From that, what sticks with me is the dilemma about how to imagine what it is that we, and any missionary in this kind of a setting, are here to do. It's tempting, for us and for the people who support this mission back home, to ask the question, “Is it better now?” That's especially poignant for Kathy Shaffer, who's been at this more than 20 years. Even after that kind of time, the answer seems to be, “Well, no, not really.” Work here and money from back home don't make much of a dent in a setting largely driven by forces beyond our control – government ineffectiveness, hurricanes, endemic poverty, etc. Of course, on the micro level, the work has a huge impact. The children of Maniche would not have a school without it; and because they do, they have at least the possibility of high school, further training, and some kind of life other than subsistence agriculture and reselling household goods.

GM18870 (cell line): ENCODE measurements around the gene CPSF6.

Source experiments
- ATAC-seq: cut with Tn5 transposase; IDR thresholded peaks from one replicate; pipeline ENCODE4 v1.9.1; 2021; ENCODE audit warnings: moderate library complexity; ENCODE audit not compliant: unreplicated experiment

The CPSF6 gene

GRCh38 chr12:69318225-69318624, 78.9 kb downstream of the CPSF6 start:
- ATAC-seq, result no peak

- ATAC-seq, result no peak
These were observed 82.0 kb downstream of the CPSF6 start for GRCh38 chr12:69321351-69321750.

But I also think, in a sense, the outcome isn't the point. We aren't doing or funding this work because it will change deep structural problems on a large scale. We're doing this work to enflesh the reign of God where we're given to do it, as well as to serve as a witness of that kingdom to whatever part of the world might care to look and be transformed. That's no small accomplishment on its own.

Nov. 14, 5:10 p.m.

We arrived back at Hosanna House after a long day at Maniche, doing some painting at the school. It's been instructive, to say the least.